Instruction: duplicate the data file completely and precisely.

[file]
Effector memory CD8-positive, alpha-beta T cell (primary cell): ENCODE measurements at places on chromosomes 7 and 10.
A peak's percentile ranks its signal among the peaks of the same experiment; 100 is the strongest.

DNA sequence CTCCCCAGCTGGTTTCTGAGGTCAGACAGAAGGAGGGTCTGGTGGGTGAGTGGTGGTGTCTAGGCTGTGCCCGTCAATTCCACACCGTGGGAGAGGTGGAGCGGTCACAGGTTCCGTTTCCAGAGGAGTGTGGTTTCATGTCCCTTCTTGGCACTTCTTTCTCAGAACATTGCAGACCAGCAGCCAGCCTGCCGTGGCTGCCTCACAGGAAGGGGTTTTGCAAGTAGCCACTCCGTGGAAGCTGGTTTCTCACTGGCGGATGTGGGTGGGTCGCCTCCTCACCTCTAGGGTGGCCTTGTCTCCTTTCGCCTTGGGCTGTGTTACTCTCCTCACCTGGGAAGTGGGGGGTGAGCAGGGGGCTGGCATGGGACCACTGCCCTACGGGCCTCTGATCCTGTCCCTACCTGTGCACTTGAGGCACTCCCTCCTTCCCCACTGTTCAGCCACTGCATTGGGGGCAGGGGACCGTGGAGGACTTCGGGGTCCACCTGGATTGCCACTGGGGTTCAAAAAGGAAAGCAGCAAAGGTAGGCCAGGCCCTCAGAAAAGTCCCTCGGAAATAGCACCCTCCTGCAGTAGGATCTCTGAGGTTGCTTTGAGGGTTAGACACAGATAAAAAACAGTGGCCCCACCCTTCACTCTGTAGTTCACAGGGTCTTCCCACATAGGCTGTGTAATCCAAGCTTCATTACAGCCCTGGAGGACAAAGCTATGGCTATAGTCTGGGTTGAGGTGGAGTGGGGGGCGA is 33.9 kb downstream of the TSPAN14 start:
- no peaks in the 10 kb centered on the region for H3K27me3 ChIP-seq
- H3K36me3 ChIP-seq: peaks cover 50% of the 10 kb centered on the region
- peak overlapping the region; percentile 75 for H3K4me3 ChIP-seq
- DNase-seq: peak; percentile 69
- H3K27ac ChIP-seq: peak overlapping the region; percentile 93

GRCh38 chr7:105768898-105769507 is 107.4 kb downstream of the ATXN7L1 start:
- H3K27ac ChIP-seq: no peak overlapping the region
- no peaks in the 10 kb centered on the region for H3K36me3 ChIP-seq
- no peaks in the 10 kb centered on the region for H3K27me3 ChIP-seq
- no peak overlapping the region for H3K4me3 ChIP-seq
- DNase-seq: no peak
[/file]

Effector memory CD8-positive, alpha-beta T cell (primary cell): ENCODE measurements at places on chromosomes 7 and 10.
A peak's percentile ranks its signal among the peaks of the same experiment; 100 is the strongest.

DNA sequence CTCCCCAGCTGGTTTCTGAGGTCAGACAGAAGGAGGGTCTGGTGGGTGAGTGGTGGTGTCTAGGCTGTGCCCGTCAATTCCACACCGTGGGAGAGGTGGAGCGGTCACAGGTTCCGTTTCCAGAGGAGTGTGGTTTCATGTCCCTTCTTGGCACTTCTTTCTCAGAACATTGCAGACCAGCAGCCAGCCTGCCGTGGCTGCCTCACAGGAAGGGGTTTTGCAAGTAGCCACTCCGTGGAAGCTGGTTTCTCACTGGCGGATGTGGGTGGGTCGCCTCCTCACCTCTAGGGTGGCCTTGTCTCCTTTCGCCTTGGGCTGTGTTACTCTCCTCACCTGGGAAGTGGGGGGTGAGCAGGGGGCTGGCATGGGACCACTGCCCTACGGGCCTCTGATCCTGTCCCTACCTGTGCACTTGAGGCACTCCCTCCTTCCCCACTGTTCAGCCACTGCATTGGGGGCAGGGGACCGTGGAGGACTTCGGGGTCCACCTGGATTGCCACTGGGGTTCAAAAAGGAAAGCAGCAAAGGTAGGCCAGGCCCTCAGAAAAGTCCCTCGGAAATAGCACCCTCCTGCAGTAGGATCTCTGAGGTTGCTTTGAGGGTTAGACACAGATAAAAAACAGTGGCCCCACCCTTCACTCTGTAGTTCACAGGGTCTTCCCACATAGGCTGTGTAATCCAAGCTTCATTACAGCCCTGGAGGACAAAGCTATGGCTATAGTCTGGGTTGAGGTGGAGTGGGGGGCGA is 33.9 kb downstream of the TSPAN14 start:
- no peaks in the 10 kb centered on the region for H3K27me3 ChIP-seq
- H3K36me3 ChIP-seq: peaks cover 50% of the 10 kb centered on the region
- peak overlapping the region; percentile 75 for H3K4me3 ChIP-seq
- DNase-seq: peak; percentile 69
- H3K27ac ChIP-seq: peak overlapping the region; percentile 93

GRCh38 chr7:105768898-105769507 is 107.4 kb downstream of the ATXN7L1 start:
- H3K27ac ChIP-seq: no peak overlapping the region
- no peaks in the 10 kb centered on the region for H3K36me3 ChIP-seq
- no peaks in the 10 kb centered on the region for H3K27me3 ChIP-seq
- no peak overlapping the region for H3K4me3 ChIP-seq
- DNase-seq: no peak